- The Celebrant State. “What Jefferson promoting was, famously, was a wall that separates church and state. But he was not against religion — he was against the state supporting any one, or any religion. Critical in Jefferson’s thinking, and for what I refer to as the celebrant approach to religious diversity — the idea that civic society actually needs the moral underpinnings that religions provide. In his idea, not even the individual, but the human mind was the only truly sacred thing. What Jefferson feared was that the state would take on the trappings of majesty that had always fallen to kings, that were wrapped up in religious mythology and mysticism. And he thought that they would use that as a way of putting a cloak over peoples’ eyes.” The U.S. embodies this approach. A downside is that it makes it difficult for non-believers, but there’s an open acceptance of religious diversity of practices.
Mr. Antholis’ framework led to a vibrant conversation about the role of religion in the development of U.S. democracy — in all its messiness and splendor. Of course, a discussion about American democracy almost always includes references to our third president, Thomas Jefferson:
“Jefferson believed that moral instruction was critical. And I think he would be really proud of the fact that the first elected Muslim member of Congress, your representative [Congressman Keith Ellison], was sworn in on his version of the Qur’an. That would very much speak to Jefferson as the celebrant.”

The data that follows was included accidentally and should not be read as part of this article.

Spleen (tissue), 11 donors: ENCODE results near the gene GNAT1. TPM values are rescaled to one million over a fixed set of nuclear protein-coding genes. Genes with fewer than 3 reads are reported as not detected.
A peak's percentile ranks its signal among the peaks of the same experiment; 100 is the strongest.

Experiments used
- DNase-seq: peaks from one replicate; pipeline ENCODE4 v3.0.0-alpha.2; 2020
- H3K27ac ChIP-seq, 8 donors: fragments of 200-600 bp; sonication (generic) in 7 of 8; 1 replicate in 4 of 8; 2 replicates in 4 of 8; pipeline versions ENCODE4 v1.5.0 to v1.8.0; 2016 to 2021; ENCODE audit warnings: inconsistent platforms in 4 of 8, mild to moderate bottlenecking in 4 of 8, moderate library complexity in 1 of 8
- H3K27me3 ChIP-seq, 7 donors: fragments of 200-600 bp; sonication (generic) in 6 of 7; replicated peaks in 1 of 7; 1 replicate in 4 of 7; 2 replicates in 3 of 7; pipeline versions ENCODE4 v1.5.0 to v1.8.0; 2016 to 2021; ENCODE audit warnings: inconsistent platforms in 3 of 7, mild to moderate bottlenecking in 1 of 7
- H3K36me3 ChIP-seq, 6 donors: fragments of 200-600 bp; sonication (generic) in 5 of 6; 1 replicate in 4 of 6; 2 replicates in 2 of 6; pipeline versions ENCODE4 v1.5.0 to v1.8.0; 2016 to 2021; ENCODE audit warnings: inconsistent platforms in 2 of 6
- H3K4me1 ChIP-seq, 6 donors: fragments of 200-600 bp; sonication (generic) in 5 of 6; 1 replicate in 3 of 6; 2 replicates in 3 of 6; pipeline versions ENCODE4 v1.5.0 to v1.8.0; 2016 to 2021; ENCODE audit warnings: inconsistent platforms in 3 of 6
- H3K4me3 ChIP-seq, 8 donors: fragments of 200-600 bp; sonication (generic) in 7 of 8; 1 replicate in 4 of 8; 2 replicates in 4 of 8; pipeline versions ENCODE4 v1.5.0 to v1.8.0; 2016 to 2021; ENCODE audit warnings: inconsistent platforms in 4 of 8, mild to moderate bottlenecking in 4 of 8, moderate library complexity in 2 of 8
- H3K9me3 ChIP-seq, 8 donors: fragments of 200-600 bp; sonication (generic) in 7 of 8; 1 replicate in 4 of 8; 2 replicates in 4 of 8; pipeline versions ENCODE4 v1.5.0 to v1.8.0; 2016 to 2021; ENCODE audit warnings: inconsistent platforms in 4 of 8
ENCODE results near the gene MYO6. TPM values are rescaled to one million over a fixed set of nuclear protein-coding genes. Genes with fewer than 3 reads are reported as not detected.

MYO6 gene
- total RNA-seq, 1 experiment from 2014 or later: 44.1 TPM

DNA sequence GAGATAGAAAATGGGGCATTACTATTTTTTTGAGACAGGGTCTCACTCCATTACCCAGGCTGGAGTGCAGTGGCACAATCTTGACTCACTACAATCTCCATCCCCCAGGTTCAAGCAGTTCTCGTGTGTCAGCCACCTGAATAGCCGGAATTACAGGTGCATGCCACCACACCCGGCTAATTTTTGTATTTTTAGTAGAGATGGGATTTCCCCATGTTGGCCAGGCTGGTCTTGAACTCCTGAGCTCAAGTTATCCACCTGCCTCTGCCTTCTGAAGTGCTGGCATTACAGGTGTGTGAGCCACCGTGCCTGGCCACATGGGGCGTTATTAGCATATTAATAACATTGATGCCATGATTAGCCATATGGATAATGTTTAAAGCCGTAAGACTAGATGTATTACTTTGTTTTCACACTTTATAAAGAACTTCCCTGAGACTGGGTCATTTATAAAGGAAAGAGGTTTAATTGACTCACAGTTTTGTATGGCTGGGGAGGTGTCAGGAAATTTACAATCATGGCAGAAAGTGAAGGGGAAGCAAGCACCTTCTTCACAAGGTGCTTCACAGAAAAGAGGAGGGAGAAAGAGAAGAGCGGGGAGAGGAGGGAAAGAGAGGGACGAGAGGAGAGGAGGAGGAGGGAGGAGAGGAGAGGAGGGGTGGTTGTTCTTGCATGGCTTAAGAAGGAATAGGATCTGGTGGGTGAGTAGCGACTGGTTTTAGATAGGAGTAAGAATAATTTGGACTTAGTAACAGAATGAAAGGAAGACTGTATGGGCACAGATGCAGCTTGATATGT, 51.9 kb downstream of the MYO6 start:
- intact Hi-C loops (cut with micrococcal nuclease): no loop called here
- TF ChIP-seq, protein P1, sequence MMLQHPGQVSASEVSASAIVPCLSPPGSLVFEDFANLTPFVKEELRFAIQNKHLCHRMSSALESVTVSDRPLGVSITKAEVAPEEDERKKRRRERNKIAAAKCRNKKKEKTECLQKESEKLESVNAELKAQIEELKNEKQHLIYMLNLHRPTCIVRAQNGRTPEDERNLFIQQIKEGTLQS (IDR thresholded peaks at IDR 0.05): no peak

But, as Mr. Antholis notes, religion has also been wielded as a weapon in the U.S.:
“We have seen religion as a justification for everything from slavery to a different status for racial, ethnic minority groups, for women.
We’ve seen the burning of Qur’ans justified in terms of religious civic engagement. And I think Jefferson was aware of that downside. He wanted to make sure, particularly in the letters that he wrote to Jewish congregations across the United States, that they were protected from a dominant religion.”
An Orthodox Christian, Mr. Antholis says that he appreciated the values of a celebrant state most after traveling in China and India and trying to practice his faith while living there:
“It makes me sort of proud to be an American. I’m almost embarrassed to say it. But we’ve managed — for all of the challenges of religious pluralism in the United States — we’ve managed to strike a balance here that I think is critical to preserve and advance.”
This is about 30 minutes in to the 70-minute conversation. The rest of the conversation carves marvelous, wide-ranging channels — covering everything from the Turkish model of democracy and Prime Minister Erdogan’s changes from the secular democracy established by Kemal Ataturk to a rich Q&A session. Reflecting on the late Dr. Sherwin Nuland’s way of bringing his scientific sensibility to his faith and his non-traditional view of spirit, Mr. Antholis offers this thought:
“It got to an essence of the importance of faith that I think we need to reestablish in America and advocate for, which is this Jeffersonian notion of the sacredness of the mind, and the ability to bring forth energy into public life, and to celebrate that. But to understand that’s always subjective and that what our engagement in public life is intersubjective — that we all have the need to do that for ourselves. And that’s what is sacred.”